Shaughnessy is the author of two previous poetry collections—Interior with Sudden Joy (FSG, 2000) and Human Dark with Sugar (Copper Canyon, 2008), which was a finalist for the National Book Critics Circle Award. The lush sonic textures and delight in wordplay of the earlier collections are evident in this third book, but here the way one word puns off, rhymes with, or otherwise echoes another suggests multiple possibilities, multiple meanings heard at once and therefore blurring together, like the different notes in a musical chord. Shaughnessy perpetually asks the reader to consider not what is so much as a series of otherwises. Rather than conduct their business through declarative sentences, these poems rely on conditionals, the woulds and ifs of possibility. The fierce, beautiful poem "It Never Happened" tells a story almost entirely through the repeated inducement "Let's imagine…"; its narrative of two lovers' desire is hypothetical, and only one small piece of it is revealed to be "the only true part."

To dwell in the realm of not- or never- is a curious choice, because in these poems something very definitely has happened, even if its telling is deferred, something so crucial that it splits everything into a "then and now." As early as the third poem, the speaker says she feels as though she has come before "god" like a "prisoner" before a "firing squad" and been shot. Clues are scattered along the way, but it won't be until the final pages that the book's dramatic situation is laid bare. (This is a collection of poems best read together and in sequence, which amplifies their power and scope and allows the whole to reach its terrific crescendo.) In the first of five sections, "Liquid Flesh," the poet considers the fluid outlines of identity, how she who was once a child can now be a mother, how a mother both spills into but is not one with her child. "Double Life" fully inhabits the other-world in many of its senses: the worlds of art, dream, lies, games. The poems of "Arcana" take their titles from the Tarot, but here the cards are out of order—forcing the reader to question the relationship between fate and chance, the comfort of prediction versus the arbitrariness of accident. "Family Trip" pans out to consider the self's predicament as it is enmeshed with others', how, for example, "all lives are in the middle of mother-lives."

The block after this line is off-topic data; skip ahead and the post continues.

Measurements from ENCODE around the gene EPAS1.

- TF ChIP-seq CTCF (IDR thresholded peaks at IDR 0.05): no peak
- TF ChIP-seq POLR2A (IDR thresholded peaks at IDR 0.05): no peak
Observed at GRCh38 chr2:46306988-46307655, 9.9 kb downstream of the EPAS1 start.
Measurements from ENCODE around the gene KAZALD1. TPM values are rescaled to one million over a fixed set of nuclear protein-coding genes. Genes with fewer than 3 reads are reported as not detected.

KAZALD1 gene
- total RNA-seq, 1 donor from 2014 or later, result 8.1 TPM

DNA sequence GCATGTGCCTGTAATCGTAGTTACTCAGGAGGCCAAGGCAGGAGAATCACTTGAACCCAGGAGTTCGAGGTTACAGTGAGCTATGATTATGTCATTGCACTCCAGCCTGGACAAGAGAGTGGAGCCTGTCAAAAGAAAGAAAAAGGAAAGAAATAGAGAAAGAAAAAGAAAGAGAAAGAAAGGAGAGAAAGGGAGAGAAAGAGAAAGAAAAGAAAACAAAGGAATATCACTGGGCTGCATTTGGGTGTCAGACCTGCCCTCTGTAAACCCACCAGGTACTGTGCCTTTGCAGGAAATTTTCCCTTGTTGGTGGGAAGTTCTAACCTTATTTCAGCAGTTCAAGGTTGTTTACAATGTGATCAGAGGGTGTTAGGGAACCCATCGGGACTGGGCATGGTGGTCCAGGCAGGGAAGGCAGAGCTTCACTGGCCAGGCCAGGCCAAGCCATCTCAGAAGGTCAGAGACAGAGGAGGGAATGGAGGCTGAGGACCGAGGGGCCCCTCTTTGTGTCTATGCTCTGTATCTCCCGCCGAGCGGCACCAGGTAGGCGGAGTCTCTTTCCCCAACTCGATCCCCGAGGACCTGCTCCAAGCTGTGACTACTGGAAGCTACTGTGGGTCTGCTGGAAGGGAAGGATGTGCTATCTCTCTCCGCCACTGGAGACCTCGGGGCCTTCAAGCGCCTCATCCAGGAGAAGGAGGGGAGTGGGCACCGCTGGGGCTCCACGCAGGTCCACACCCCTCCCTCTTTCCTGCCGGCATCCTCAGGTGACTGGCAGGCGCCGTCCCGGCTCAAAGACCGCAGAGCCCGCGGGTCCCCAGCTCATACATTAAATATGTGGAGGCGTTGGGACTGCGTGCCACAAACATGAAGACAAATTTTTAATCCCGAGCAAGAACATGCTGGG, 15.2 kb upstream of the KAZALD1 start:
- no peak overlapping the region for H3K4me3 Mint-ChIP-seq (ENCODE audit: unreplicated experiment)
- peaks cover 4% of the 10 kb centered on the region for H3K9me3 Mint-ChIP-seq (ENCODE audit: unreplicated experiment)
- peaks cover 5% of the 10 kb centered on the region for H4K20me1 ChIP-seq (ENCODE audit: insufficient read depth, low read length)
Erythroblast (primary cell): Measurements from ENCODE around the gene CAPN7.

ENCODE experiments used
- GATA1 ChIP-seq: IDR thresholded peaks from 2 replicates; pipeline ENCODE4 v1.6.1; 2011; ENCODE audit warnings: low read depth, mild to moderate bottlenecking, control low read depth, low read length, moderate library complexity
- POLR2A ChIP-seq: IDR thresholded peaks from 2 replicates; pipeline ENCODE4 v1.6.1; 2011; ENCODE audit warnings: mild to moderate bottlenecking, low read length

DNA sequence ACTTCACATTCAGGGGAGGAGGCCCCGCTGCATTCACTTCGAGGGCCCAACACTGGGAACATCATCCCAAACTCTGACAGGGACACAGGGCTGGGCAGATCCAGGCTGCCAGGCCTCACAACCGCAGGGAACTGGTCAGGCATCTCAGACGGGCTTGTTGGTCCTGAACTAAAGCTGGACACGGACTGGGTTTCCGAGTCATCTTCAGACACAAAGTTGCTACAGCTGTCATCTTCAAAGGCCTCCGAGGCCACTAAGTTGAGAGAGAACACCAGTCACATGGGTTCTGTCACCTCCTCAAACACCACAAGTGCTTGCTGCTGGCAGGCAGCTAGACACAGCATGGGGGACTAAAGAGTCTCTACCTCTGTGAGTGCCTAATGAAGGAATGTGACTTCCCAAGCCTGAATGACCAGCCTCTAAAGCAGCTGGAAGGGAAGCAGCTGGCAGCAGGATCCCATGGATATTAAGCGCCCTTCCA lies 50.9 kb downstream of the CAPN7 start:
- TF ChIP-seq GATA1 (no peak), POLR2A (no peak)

At the core of this collection lies a moving, searing investigation of motherhood, grief, and the vital question "Well, how am I supposed to live?" (Shaughnessy's redux of that central riddle of Greek philosophy, the Socratic How should one live? ) The final section is dominated by the climactic title poem. In "Our Andromeda," the book's tropes invert. The speaker calls herself "a liar" and rejects the world of what never or could have happened in favor of what has happened. In a twenty-page apostrophe to the speaker's child, the story of his birth and injury is told with heart-rending plainness. Now and then collapse into one here; Andromeda ceases being a refuge of possibility, an elsewhere. That galaxy which all along has been threatening to collide with the Milky Way finally does, and these two—like mother and child—revolve together, and their union is perfect at last, or as the final lines have it:

We've only just arrived here,
rightly, whirling and weeping,
freely, breathing, brightly born.

Shaughnessy's Our Andromeda is a big-hearted and brave book, animated by rage and awe, guided by an attentiveness so close it feels like love.

Monica Ferrell is the author of the poetry collection Beasts for the Chase (Sarabande, 2008) and the novel The Answer Is Always Yes (Dial, 2008).